Listening is Where Love Begins
It’s funny how many details of life can slip by you if you aren’t paying attention. There is a large new building being constructed on Route 9D that leads to Randolph School, and I have become so accustomed to seeing it on my drive every day that for a while I forgot to marvel at the way in which the workers swarm the wooden frame with the grace of gymnasts, or to wonder at the sheer amount of dirt that has been moved around the site on a daily basis. I wasn’t paying attention the same way I had been.
This can happen at the school as well. There are days when I am very attuned to all the marvelous activity happening with the teachers and students, and there are some stretches when my head is focused on other things. When I refocus, it usually feels refreshing and I am almost always newly appreciative of some aspect of the work being done on our campus.
This week I find myself noticing the way our teachers create time and space to have conversations with the children. A martian visiting our school might conclude that we have some strange rule that requires all adults to make themselves the height of the children, because our teachers are constantly bent over, or on knee, or crouched down, or simply sitting next to a child. They are almost always deep in conversation, creating a safe space for thoughts and emotions to emerge, listening patiently as the students struggle to find the words that accurately express their frustrations, desires, and joys.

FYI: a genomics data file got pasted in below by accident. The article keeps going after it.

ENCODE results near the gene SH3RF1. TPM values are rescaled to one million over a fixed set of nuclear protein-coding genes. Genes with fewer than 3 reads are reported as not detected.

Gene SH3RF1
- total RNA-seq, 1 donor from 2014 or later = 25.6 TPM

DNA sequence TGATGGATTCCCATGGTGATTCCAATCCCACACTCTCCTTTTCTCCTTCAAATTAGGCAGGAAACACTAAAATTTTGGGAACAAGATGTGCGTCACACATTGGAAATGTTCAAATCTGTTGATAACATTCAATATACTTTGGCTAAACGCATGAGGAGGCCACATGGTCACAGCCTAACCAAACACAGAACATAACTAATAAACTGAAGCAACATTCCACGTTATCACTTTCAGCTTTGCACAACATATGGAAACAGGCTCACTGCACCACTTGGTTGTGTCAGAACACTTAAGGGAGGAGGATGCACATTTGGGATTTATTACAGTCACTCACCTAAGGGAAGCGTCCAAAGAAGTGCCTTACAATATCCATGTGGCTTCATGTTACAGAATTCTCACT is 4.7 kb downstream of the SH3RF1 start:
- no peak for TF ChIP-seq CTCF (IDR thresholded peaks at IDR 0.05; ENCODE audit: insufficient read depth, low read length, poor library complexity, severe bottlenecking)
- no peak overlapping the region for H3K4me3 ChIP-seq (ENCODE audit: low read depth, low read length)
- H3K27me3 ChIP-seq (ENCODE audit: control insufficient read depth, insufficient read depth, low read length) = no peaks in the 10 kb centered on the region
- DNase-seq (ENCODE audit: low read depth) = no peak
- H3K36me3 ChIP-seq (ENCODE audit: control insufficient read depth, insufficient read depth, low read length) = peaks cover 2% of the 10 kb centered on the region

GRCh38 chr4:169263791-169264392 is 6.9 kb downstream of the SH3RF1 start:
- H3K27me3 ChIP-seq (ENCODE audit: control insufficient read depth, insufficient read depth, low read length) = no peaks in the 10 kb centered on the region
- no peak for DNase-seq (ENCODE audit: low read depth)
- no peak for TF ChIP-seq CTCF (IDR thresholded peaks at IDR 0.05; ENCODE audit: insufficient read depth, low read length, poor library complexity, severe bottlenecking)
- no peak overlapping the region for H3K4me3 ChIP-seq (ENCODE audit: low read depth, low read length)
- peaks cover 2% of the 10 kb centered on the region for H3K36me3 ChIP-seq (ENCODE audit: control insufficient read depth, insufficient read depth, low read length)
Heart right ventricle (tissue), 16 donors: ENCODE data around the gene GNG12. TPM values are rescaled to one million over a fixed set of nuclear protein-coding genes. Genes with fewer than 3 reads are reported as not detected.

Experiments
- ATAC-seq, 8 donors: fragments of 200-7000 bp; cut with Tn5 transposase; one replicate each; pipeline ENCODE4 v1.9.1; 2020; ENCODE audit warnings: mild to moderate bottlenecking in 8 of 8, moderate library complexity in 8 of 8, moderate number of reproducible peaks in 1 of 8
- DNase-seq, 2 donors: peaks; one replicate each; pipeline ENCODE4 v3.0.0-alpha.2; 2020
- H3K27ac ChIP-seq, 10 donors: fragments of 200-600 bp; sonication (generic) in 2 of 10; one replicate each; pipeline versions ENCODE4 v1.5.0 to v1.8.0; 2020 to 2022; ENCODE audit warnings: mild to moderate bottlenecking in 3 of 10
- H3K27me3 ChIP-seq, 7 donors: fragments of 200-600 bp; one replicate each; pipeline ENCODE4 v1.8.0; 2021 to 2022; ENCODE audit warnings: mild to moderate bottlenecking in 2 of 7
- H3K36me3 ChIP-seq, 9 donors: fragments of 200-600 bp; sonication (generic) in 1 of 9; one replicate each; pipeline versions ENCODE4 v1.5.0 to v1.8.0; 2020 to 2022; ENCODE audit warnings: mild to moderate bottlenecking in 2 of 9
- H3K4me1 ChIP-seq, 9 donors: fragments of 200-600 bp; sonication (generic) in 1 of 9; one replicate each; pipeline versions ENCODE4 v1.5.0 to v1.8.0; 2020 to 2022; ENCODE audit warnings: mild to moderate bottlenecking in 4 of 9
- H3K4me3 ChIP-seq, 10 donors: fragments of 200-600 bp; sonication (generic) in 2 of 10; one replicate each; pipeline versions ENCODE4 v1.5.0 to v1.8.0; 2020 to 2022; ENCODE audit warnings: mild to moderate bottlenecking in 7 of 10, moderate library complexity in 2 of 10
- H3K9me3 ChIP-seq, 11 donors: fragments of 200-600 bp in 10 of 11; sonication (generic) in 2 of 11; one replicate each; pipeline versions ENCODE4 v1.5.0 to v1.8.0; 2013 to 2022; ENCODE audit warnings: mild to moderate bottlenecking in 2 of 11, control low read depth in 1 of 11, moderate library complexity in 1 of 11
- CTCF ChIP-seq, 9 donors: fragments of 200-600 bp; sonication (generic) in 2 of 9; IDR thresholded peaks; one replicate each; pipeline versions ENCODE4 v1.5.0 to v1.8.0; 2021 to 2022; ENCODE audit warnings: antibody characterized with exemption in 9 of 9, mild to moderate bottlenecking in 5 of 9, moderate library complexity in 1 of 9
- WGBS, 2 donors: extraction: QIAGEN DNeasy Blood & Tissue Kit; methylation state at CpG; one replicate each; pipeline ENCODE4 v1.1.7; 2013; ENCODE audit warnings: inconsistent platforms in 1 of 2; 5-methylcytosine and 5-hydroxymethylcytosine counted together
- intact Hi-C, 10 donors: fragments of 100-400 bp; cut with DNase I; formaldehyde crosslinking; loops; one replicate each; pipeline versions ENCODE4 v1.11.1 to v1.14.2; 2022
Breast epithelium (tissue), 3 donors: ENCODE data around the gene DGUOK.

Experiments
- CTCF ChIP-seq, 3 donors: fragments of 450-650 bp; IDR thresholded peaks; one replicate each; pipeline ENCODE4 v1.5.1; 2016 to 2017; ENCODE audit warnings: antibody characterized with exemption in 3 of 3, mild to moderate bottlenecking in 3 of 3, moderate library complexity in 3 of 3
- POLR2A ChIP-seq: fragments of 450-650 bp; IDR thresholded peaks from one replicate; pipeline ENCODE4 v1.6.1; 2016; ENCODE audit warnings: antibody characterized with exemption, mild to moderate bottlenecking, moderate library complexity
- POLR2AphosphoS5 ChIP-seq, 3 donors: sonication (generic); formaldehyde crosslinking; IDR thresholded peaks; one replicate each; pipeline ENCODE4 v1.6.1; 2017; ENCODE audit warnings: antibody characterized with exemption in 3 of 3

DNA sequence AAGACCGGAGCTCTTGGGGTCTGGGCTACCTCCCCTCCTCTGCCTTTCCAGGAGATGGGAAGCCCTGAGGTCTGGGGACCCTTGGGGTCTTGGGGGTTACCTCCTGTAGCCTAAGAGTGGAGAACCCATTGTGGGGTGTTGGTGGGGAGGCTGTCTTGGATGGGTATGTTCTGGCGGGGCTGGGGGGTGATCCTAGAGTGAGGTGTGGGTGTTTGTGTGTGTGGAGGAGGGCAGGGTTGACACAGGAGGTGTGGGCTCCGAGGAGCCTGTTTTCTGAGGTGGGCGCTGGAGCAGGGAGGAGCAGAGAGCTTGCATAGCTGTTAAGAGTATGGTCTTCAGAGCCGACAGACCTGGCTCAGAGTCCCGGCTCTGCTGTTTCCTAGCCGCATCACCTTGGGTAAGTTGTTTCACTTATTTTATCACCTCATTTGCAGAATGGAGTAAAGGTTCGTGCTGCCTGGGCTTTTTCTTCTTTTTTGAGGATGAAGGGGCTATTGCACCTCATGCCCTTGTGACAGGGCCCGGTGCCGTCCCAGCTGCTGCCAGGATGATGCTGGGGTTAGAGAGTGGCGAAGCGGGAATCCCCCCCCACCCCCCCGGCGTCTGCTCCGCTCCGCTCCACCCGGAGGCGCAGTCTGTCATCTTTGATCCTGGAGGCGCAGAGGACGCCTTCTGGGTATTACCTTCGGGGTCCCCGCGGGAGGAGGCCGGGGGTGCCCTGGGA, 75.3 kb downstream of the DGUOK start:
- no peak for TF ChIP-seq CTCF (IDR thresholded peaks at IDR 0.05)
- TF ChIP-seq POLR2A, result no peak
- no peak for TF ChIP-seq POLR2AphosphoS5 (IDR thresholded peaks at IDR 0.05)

I sat with a three-year-old boy yesterday who wanted desperately to tell me about a sadness in his life. His family dog had passed away recently, and in all the playing, building, drawing, singing, and jumping he had done that day, he had not yet found an outlet for his grief. Taking my cue from our teachers, I found an empty table for us to sit privately. As he continued to talk, we began to craft a note to his dog together, in which the boy was able to say to his lost pet friend the words he had bottled up inside of him: I miss you.
It feels like so many of us desperately need that safe space these days in which we can be assured that our thoughts and emotions are being attended to and respected. A place to hear each other say “I am hurting,” “I am angry,” or “I am frustrated beyond belief” and to offer validation, compassion and understanding in response. As the wonderful Fred Rogers once said, “Listening is where love begins.”